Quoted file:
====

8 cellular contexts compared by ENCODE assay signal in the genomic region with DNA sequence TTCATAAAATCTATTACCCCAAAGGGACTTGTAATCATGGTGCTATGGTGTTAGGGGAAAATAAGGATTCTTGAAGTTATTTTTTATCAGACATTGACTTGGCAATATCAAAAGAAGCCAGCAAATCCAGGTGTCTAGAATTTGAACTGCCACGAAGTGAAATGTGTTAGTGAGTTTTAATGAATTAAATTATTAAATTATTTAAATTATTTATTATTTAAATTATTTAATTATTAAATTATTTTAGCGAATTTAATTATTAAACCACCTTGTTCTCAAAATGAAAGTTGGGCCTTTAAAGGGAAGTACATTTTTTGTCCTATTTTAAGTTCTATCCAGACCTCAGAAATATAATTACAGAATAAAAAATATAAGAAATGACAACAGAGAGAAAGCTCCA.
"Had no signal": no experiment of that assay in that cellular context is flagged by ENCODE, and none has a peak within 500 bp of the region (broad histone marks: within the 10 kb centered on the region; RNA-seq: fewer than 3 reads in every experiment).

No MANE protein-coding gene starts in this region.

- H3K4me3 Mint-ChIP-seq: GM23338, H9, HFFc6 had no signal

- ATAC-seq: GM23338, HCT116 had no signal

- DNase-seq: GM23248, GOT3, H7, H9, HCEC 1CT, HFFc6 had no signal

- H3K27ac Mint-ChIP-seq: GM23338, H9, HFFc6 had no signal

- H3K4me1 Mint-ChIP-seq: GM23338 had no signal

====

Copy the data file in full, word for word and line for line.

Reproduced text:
8 cellular contexts compared by ENCODE assay signal in the genomic region with DNA sequence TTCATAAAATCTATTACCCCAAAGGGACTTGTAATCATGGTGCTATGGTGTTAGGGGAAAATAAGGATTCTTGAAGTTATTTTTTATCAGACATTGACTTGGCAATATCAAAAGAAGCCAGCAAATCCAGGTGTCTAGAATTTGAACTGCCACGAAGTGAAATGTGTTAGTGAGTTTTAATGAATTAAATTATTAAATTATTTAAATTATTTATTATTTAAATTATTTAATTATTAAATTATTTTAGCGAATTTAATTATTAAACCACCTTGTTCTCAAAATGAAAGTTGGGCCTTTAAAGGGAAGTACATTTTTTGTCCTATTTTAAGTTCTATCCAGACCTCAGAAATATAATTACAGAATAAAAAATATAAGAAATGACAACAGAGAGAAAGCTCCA.
"Had no signal": no experiment of that assay in that cellular context is flagged by ENCODE, and none has a peak within 500 bp of the region (broad histone marks: within the 10 kb centered on the region; RNA-seq: fewer than 3 reads in every experiment).

No MANE protein-coding gene starts in this region.

- H3K4me3 Mint-ChIP-seq: GM23338, H9, HFFc6 had no signal

- ATAC-seq: GM23338, HCT116 had no signal

- DNase-seq: GM23248, GOT3, H7, H9, HCEC 1CT, HFFc6 had no signal

- H3K27ac Mint-ChIP-seq: GM23338, H9, HFFc6 had no signal

- H3K4me1 Mint-ChIP-seq: GM23338 had no signal